As I sat and waited for my bowl of wonton noodles, I started to observe the locals and how they ate. I realized that they were all eating as if they hadn’t eaten in days: ravenously chewing, impatiently slurping soup, and stuffing themselves with more food while the previous bite still gorged the gutter of their mouths like a chipmunk. Even though Hong Kong was colonized by the British for 150 years and some of the English traditions rubbed off, like afternoon tea and scones, the pure enjoyment and passion the Chinese have for food and eating cannot be deterred. Being Chinese, loving food, and living to eat is all one and the same. Days are lived and tasks are scheduled around meals. It’s customary to receive an answer to a question concerning time with “after breakfast or after lunch”. Conversations are started with, “Have you eaten?” instead of “How are you?”. I’m sure any civilized culture might find the Chinese way of eating a bit surprising and in some cases, shocking: elbows on the table, rice bowl held up to your lips as you shovel rice in, bones of chicken, fish, duck, quail, pigeon, pig, shellfish, or of any similar variety, sucked on and spit out onto the table, creating a tower of bones and shells neatly stacked atop one another. All done with focused passion. Eating is a serious matter.
However, despite what may appear crude and uncivilized is in fact an unspoken and understood social norm. And within what may seem like an unrefined and casual way of indulging in your food, believe it or not, there is a code of etiquette while eating with the Chinese: if you’re eating with friends or company outside of your immediate family, it’s considered rude to pick up food with your own set of chopsticks. It’s a family style set-up, so you either need to use the spoon that came with the dish, or if one didn’t come with it, you use another set of chopsticks that’s designated as the “community chopsticks”. This is done for sanitary reasons…don’t mind the bones that were just spit out on the table. You never pour tea just for yourself. You always pour tea at least for the people sitting next to you or within reach, and if you are really polite, you’ll reach across the table and pour tea for those sitting three arm lengths away. At the end of the meal when the check arrives, if you really want to go all the way with your politeness, you must fight for the check with the host. The more physical and the more emotional, the better. You’ll need to grab the bill in one hand while holding your friend back with the other whilst having a shouting match over who gets to pay. At this point, voices are escalating, arms are passionately flailing for the check, both parties look determined to win, and this match can go either way. After fighting over the bill and creating an all too common scene, you ultimately give in because you want to help your friend save face.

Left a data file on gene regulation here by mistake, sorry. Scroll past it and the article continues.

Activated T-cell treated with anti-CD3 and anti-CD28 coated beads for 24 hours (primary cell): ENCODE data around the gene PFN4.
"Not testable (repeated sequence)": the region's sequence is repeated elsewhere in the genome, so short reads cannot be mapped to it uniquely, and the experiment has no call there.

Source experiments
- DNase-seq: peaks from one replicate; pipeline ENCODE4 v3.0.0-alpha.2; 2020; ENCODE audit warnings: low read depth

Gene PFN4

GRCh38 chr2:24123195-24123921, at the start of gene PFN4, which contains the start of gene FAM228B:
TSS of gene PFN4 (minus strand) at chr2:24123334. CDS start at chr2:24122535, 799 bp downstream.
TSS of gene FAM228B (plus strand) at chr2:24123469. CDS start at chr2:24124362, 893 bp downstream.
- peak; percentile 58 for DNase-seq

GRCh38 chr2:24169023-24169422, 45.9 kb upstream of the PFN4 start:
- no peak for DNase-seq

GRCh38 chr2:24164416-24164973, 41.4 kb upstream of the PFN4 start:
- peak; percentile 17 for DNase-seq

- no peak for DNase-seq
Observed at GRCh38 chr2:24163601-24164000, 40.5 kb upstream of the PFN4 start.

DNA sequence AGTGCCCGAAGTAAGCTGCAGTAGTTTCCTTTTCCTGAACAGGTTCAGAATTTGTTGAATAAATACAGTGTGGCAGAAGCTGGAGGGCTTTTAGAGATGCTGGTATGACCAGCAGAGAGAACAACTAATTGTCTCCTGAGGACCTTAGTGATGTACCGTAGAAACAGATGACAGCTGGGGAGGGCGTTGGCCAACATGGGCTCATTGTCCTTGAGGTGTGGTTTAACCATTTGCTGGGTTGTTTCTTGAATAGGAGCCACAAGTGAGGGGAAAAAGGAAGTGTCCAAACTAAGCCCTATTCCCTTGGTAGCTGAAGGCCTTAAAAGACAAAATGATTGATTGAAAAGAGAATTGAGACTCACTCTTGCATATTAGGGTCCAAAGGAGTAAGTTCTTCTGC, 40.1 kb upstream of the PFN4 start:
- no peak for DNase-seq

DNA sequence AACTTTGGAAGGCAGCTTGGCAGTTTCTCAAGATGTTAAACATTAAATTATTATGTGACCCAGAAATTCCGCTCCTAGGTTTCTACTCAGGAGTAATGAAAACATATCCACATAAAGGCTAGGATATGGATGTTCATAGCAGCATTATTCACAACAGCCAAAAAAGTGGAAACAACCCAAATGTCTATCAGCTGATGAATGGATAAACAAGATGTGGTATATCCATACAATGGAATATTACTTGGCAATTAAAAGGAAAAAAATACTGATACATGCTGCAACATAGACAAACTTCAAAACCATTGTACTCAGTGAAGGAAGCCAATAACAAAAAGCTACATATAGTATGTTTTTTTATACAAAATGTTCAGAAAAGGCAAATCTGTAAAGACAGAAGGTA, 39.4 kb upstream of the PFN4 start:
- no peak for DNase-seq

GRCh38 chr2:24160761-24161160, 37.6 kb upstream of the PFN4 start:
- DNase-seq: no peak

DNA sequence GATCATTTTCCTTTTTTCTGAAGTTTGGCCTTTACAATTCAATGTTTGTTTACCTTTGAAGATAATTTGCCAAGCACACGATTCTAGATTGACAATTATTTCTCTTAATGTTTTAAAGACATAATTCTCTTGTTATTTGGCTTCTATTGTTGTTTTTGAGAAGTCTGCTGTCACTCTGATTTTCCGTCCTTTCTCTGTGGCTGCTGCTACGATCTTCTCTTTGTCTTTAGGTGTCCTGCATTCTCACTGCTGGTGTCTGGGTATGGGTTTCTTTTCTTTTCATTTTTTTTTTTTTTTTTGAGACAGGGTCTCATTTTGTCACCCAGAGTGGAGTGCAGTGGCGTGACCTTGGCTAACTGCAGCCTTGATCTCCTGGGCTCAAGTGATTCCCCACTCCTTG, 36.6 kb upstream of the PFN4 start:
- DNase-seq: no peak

These customs may sound strange but now I know I’m not just a messy and fast eater and talk loudly: I’m just hungry and I’m Chinese.
Cheers to a Healthy. Happy. Sexy. You.